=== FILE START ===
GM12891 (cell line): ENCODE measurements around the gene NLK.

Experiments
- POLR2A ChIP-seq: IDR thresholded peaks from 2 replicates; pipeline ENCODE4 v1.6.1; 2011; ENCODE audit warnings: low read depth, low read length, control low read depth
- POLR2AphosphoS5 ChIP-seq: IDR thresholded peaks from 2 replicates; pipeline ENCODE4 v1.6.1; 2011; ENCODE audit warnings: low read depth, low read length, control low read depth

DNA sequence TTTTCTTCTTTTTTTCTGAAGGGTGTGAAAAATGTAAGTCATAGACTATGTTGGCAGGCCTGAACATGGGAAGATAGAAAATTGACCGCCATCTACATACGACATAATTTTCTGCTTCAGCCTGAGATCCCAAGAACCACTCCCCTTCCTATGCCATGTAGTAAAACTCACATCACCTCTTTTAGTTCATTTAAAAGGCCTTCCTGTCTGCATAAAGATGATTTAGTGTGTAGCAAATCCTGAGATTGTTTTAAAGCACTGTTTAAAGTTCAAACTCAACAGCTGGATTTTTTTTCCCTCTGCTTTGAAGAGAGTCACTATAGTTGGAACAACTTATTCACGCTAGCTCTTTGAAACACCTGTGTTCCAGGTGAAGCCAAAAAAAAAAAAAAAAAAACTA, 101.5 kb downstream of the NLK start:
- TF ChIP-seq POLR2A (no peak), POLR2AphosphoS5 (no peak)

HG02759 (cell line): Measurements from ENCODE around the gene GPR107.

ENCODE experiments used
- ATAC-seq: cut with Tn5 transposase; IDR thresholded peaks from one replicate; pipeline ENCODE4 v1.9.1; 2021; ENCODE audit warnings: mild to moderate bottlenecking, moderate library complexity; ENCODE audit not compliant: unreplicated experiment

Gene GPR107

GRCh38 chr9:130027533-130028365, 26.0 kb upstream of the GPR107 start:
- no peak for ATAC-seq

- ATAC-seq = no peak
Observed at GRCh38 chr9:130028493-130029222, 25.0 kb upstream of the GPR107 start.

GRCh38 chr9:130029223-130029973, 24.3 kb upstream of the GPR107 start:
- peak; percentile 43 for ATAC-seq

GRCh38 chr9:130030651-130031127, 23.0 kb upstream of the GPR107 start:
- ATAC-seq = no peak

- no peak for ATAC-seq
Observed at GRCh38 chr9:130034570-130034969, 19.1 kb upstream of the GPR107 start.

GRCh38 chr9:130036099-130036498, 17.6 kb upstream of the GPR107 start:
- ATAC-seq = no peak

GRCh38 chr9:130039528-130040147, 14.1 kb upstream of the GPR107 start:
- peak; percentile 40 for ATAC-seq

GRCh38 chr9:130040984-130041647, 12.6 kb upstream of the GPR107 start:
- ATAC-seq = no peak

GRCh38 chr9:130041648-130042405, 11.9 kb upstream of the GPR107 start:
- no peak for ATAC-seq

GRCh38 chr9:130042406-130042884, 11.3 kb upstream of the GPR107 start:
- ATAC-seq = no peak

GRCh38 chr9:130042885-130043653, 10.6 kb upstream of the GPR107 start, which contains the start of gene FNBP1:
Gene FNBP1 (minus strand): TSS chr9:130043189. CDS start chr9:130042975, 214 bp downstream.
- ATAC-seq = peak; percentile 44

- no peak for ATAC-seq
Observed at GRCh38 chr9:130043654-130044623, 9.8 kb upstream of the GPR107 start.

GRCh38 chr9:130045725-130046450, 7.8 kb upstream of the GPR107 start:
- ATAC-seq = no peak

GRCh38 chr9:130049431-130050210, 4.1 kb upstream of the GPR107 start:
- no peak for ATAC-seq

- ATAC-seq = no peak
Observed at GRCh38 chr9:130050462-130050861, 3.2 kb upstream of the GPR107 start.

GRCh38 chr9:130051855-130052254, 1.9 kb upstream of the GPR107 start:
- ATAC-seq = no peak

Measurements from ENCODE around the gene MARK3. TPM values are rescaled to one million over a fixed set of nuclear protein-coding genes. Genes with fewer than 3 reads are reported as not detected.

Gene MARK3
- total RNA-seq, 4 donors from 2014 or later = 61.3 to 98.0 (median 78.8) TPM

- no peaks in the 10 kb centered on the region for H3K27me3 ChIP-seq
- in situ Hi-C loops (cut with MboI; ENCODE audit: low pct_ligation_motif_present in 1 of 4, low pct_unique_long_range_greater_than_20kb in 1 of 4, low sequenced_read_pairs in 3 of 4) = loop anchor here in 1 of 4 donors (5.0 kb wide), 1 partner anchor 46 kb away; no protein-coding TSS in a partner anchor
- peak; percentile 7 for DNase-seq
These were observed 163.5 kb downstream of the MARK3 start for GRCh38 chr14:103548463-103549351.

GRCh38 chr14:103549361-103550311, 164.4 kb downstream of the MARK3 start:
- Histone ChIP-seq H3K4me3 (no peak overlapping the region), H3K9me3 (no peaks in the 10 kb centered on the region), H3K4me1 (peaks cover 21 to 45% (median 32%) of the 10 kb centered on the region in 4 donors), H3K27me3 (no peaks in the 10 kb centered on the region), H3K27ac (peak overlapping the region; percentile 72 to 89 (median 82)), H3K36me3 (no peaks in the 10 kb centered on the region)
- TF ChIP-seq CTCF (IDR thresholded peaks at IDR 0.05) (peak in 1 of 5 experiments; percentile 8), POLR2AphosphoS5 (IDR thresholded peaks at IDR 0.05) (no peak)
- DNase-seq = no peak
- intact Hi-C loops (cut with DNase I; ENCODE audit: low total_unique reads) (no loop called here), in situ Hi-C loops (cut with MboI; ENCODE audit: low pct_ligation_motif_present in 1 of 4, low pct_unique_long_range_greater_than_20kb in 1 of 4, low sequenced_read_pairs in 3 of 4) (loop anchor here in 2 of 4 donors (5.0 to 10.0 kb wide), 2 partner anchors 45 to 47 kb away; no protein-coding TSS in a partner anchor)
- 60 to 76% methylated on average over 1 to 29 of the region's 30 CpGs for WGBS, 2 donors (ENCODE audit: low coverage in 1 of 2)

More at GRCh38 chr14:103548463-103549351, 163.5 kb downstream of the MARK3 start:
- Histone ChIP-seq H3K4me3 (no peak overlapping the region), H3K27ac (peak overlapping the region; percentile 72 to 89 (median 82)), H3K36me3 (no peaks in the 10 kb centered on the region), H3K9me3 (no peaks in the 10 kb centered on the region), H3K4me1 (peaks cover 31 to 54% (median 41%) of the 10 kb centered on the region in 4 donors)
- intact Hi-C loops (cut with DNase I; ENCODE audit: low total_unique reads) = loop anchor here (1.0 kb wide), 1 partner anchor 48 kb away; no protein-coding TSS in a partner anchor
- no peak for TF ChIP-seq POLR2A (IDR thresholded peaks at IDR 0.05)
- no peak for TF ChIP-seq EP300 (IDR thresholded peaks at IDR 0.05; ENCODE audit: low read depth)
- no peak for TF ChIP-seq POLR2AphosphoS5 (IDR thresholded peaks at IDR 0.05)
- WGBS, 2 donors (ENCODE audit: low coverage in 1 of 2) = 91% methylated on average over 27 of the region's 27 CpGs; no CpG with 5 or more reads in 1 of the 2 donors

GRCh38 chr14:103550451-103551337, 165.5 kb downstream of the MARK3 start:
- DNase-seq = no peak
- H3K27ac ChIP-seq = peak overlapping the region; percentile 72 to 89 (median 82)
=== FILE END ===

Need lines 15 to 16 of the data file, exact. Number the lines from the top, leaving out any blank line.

GRCh38 chr9:130029223-130029973, 24.3 kb upstream of the GPR107 start:
- peak; percentile 43 for ATAC-seq